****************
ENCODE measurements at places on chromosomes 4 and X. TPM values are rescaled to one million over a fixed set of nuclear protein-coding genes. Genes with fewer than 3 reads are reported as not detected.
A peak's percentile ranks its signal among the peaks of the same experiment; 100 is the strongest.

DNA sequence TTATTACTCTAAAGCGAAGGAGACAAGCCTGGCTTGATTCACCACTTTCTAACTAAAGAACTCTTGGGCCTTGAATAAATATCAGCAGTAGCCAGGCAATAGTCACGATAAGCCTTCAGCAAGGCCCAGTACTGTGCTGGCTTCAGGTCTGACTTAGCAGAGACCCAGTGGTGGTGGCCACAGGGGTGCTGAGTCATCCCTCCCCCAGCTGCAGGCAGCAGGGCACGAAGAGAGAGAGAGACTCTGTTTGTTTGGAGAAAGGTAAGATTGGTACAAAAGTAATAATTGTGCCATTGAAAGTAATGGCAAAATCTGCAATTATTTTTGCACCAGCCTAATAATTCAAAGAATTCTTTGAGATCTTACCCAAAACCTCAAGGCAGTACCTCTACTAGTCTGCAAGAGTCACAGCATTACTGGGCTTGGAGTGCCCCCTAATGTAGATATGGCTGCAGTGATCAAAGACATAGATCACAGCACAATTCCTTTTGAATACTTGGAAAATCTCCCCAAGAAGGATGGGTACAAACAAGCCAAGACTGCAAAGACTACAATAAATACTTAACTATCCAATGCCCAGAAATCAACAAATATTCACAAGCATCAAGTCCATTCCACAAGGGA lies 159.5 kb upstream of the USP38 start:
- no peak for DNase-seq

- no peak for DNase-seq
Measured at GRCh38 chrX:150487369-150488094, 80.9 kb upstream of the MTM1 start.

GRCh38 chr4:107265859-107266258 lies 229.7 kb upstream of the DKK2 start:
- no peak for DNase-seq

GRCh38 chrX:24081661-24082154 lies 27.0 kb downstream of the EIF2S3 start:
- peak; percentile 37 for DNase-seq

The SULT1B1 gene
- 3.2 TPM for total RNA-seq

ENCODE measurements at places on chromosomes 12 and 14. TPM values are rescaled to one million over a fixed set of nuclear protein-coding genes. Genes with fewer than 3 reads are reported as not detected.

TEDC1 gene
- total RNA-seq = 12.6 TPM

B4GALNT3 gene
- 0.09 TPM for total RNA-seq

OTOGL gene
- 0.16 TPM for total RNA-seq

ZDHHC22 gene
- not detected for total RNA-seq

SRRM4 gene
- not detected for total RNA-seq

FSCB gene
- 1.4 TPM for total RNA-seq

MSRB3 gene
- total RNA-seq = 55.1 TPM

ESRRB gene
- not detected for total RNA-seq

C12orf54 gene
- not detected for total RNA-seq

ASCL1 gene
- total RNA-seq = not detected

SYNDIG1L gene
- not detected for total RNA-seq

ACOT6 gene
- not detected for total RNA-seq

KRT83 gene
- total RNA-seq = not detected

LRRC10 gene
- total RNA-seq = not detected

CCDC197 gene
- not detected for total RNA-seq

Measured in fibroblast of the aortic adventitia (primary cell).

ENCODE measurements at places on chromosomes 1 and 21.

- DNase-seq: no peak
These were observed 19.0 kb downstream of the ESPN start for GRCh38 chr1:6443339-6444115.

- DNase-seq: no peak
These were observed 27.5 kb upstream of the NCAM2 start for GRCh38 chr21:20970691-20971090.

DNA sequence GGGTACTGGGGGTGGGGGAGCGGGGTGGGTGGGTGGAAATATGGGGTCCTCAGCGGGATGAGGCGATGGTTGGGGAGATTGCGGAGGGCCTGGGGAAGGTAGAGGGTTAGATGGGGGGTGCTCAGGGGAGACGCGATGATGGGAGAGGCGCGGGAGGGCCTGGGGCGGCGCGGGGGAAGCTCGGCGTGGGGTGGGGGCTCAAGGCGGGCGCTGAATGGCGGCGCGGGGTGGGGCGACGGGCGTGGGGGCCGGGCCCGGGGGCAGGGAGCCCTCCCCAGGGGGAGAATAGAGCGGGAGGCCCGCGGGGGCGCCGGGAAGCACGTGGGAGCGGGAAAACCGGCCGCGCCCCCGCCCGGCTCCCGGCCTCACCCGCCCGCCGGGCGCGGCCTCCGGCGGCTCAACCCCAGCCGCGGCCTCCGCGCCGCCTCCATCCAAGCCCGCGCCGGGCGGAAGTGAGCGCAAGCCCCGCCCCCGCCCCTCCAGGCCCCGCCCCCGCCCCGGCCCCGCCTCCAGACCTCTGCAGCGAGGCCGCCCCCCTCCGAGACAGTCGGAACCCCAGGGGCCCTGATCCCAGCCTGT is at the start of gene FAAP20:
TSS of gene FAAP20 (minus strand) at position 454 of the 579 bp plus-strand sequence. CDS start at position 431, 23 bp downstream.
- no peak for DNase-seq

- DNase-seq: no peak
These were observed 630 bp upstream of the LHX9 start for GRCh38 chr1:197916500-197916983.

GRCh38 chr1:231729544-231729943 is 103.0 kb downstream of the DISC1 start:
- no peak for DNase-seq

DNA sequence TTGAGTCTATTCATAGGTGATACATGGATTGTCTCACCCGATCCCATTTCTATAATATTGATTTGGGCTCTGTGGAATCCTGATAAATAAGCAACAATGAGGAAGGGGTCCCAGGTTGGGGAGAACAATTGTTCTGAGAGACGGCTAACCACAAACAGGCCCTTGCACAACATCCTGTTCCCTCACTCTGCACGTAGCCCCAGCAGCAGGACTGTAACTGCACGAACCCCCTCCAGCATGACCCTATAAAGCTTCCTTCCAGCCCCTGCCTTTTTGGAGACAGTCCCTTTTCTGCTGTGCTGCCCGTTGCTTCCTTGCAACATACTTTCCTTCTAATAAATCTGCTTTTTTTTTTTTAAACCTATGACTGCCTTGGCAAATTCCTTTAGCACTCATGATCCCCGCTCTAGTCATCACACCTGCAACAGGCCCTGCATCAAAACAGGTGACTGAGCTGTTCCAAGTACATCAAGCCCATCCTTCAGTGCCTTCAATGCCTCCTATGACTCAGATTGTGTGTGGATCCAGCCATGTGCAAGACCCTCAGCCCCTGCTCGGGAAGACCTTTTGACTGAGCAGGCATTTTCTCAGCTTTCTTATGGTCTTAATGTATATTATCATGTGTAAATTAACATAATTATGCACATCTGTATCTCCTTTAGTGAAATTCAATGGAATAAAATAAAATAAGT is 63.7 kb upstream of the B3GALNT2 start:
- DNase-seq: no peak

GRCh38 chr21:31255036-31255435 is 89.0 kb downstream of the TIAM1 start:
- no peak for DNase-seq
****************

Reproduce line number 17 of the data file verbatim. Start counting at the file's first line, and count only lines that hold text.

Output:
- 0.09 TPM for total RNA-seq